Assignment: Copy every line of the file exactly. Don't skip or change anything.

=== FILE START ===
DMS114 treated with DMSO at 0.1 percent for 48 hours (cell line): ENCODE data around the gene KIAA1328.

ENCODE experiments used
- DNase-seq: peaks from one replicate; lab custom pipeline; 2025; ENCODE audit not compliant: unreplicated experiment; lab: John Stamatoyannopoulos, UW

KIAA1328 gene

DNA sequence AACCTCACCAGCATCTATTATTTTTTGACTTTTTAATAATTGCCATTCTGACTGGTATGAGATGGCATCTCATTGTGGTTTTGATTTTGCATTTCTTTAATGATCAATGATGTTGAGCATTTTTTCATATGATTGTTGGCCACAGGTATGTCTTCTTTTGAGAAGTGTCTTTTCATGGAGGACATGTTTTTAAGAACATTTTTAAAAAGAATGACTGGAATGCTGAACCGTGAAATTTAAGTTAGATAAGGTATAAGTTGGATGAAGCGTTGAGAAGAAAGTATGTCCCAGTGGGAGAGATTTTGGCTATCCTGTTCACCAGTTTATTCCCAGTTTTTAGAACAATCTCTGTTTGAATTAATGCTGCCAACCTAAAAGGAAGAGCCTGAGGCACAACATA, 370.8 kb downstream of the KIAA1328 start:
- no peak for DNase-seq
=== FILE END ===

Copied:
DMS114 treated with DMSO at 0.1 percent for 48 hours (cell line): ENCODE data around the gene KIAA1328.

ENCODE experiments used
- DNase-seq: peaks from one replicate; lab custom pipeline; 2025; ENCODE audit not compliant: unreplicated experiment; lab: John Stamatoyannopoulos, UW

KIAA1328 gene

DNA sequence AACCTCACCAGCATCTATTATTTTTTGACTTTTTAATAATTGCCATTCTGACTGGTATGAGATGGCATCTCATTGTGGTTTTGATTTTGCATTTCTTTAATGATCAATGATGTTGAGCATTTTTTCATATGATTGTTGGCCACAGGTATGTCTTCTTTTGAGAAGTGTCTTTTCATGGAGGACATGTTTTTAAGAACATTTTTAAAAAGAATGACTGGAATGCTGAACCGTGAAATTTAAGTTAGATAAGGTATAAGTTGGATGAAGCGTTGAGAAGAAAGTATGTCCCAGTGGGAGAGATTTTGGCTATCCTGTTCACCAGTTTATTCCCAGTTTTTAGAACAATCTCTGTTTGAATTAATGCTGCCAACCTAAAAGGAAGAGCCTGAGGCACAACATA, 370.8 kb downstream of the KIAA1328 start:
- no peak for DNase-seq